|Release date: 5/16/2012
FOLIC ACID ESSENTIAL FOR PRENATAL HEALTH, NO MATTER THE FORM
New Research Shows No Significant Differences in Absorption between Tablet and Softgel Capsule Forms of Folic Acid
Northridge, CALIF (May 16, 2012) – The bioavailability of folic acid does not significantly differ between delivery in standard tablet or softgel capsule forms, according to research published in this month’s Journal of the Academy of Nutrition and Dietetics. Folic Acid helps support a women’s pregnancy and development of a healthy newborn.
“This research provides important information to health professionals who treat women of childbearing age. Because half of all pregnancies are unplanned1, intake of folic acid should be part of the daily routine for many women and this research helps to reduce barriers for its intake through supplements.” said Louis I. Ndife, DVM, PhD , Director of Medical and Scientific Affairs at Pharmavite LLC. The folic acid tablets and prenatal multivitamins with DHA softgels used in the study were manufactured by Pharmavite LLC., makers of Nature Made® vitamins.
Absorption of Folic Acid from a Softgel Capsule Compared to a Standard Tablet
This randomized crossover study evaluated the bioavailability of folic acid from a multivitamin softgel capsule vs. a folic acid tablet in 16 premenopausal women (18-45 yr of age). Participants were randomly assigned to receive a single dose of ~1000 ěg folic acid in two tablets or ~1000 ěg folic acid in a multivitamin softgel capsule, and then crossed over to receive the other study product ~one week later. Blood samples were collected pre-dose (0 hr) and 1, 2, 3, 4, 6 and 8 hr post-dose for serum folate analysis. The study results showed apparent bioavailability of folic acid was similar for the folic acid tablets and a multivitamin softgel capsule.2
There were no significant differences between folic acid tablets and multivitamin/mineral softgel capsules for serum folate net incremental areas under the curve (niAUC0-8 hr), total areas under the curve (AUC0-8 hr) or maximum concentrations (Cmax). There was an apparent delay in absorption of folic acid from the softgel capsule compared with the tablets, but this difference is likely clinically insignificant in the context of long-term nutrition.2
The study concluded that serum folate AUC0-8hr and Cmax were similar for a multivitamin/mineral supplement with folic acid in a softgel capsule when compared to a similar formulation in tablet form, although the timing of absorption appeared to differ, with the peak folate concentration occurring later after capsule ingestion. In the context of long-term nutrition, this difference in rate of absorption will likely be of little consequence.2
Importance of Folic Acid
An estimated 3,000 pregnancies each year in the United States are affected by neural tube defects (NTDs), which are serious birth defects of the spine (spina bifida) and brain (anencephaly).3 However, consumption of the B vitamin folic acid prior to conception can reduce the occurrence of NTDs by up to 70%.4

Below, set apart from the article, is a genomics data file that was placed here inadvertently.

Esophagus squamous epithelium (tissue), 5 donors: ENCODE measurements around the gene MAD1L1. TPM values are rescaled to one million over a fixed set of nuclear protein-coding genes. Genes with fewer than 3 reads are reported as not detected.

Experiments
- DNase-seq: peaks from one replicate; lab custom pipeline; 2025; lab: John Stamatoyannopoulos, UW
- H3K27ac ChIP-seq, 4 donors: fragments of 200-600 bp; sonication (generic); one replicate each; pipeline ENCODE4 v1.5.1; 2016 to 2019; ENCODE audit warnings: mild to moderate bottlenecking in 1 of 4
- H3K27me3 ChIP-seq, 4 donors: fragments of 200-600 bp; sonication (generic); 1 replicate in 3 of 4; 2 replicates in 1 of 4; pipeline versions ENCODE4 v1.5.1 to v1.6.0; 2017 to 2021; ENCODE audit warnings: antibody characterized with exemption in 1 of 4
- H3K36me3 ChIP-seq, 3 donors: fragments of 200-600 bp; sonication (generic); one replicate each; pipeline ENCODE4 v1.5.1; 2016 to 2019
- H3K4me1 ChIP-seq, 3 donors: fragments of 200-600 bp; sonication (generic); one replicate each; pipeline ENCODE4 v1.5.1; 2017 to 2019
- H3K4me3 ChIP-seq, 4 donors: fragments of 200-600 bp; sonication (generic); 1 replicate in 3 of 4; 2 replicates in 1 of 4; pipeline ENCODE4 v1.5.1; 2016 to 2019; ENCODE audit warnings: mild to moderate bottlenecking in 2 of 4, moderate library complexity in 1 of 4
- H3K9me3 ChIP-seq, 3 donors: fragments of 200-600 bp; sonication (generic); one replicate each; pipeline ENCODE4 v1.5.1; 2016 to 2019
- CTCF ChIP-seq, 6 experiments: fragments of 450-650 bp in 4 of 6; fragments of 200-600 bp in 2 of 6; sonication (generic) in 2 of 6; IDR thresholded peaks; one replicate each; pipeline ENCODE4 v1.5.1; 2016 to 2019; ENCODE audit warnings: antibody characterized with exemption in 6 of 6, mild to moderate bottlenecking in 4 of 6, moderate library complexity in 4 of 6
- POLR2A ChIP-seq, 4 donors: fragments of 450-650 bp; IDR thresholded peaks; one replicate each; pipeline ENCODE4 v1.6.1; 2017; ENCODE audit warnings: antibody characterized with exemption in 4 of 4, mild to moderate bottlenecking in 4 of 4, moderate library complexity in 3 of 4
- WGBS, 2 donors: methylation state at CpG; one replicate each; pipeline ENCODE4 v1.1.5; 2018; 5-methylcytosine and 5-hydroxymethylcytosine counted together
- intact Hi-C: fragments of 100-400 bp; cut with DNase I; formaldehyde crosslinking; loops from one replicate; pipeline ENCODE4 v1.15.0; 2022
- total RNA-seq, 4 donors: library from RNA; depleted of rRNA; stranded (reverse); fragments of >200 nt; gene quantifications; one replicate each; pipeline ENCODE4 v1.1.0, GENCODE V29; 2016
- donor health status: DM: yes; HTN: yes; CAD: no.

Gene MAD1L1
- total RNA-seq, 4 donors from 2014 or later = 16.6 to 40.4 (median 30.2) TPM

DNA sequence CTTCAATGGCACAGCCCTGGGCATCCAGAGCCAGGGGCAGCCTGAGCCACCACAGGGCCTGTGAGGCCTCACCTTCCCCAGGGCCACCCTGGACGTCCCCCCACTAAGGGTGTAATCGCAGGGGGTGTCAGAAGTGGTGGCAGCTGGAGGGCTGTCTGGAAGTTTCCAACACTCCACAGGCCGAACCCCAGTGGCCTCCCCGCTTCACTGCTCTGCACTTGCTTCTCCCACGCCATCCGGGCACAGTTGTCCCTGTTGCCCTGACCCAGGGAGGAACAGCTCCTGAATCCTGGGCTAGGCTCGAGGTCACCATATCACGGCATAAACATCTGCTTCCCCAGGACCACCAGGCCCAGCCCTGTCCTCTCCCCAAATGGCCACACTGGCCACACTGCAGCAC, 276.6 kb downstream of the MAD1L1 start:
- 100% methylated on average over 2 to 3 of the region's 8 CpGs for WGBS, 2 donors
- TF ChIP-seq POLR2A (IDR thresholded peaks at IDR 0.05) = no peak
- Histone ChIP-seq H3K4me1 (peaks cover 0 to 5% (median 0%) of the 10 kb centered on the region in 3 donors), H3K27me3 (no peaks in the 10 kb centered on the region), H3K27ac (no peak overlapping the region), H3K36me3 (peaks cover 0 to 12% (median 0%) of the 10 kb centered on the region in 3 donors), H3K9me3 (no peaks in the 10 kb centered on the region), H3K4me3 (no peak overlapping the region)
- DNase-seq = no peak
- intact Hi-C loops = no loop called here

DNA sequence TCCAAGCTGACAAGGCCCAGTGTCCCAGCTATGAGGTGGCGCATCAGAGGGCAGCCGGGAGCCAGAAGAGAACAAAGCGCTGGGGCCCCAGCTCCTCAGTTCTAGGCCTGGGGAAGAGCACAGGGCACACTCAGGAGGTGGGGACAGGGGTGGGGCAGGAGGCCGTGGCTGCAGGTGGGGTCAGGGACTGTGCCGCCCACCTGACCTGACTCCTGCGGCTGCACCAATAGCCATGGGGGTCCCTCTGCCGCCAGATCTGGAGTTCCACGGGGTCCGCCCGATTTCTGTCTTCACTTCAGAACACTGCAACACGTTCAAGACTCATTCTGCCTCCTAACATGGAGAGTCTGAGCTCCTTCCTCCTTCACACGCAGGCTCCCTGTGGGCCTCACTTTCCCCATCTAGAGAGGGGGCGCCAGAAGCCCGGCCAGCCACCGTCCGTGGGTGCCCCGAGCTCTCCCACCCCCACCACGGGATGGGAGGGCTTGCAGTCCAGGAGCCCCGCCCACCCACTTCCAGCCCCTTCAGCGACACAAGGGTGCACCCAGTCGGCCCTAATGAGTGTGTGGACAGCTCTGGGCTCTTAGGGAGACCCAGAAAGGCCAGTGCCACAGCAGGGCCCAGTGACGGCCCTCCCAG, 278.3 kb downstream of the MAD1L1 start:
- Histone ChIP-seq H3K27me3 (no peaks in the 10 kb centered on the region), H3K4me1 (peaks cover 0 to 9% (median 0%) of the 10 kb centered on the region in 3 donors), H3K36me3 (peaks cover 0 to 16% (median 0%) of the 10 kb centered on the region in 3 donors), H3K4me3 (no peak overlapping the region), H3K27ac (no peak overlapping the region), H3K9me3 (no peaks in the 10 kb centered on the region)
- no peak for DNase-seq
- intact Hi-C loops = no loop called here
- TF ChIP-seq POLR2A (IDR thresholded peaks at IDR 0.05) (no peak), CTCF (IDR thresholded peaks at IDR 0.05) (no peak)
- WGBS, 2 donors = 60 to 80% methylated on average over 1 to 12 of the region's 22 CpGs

Because of this, both the U.S. Public Health Service and Institute of Medicine issued recommendations that all women of capable of becoming pregnant consume 400 µg of folic acid daily.5 Additionally, the Food and Drug Administration mandated fortification of cereal grain products with folic acid to increase women's daily intake. 6
While this fortification of the U.S. food supply resulted in a 26% reduction in NTDs, many women still do not receive adequate levels of folic acid from their diets.3 This has been particularly pronounced in the past decade, as many women of childbearing age follow low-carbohydrate weight loss diets, which limit many of the fortified foods.7 Therefore, increasing the use of vitamins containing folic acid remains an integral component of NTD prevention.5
About Pharmavite LLC: For 40 years, Pharmavite has earned and maintained the trust of healthcare professionals, consumers, and retailers by manufacturing high-quality vitamins, minerals, herbs and other dietary supplements that are safe, effective and science-based. Nature Made® is the number one selling dietary supplement brand in the food, drug, club and mass channels. Nature Made has been and continues to be committed to third-party research in order to advance the supplement industry as a whole and to provide quality and effective dietary supplements. The dietary supplement industry is regulated by the U.S. Food and Drug Administration and the Federal Trade Commission, as well as by government agencies in each of the 50 states.
- Finer LB, Henshaw SK. Disparities in Rates of Unintended Pregnancy in the United States, 1994 and 2001, Perspectives on Sexual Reproductive Health, 2006:38:90–96.
- Maki KC, Ndife LI, Kelly KM, et al. Absorption of Folic Acid from a Softgel Capsule Compared to a Standard Tablet. J of Acad of Nutr and Dietetics. In Press.
- U.S. Department of Health and Human Services. Centers for Disease Control and Prevention. Spina bifida and anencephaly before and after folic acid mandate---United States, 1995--1996 and 1999--2000. MMWR 2004;53: 362--5.
- March of Dimes. Folic Acid: Take Folic Acid Before You’re Pregnant. Available at: http://www.marchofdimes.com/pregnancy/folicacid_before.html. Accessed April 26, 2012.
- U.S. Department of Health and Human Services. Centers for Disease Control and Prevention. Recommendation for the use of folic acid to reduce the number of cases of spina bifida and other neural tube defects. MMWR 1992;41(No. RR-14).
- Institute of Medicine. Dietary reference intake: folate, other B vitamins, and choline. Washington, DC: National Academy Press, 1998.
- Quinlivan EP and Gregory JF. Reassessing folic acid consumption patterns in the United States (1999–2004): potential effect on neural tube defects and overexposure to folate. Am J Clin Nutr 2007;86: 1773–9.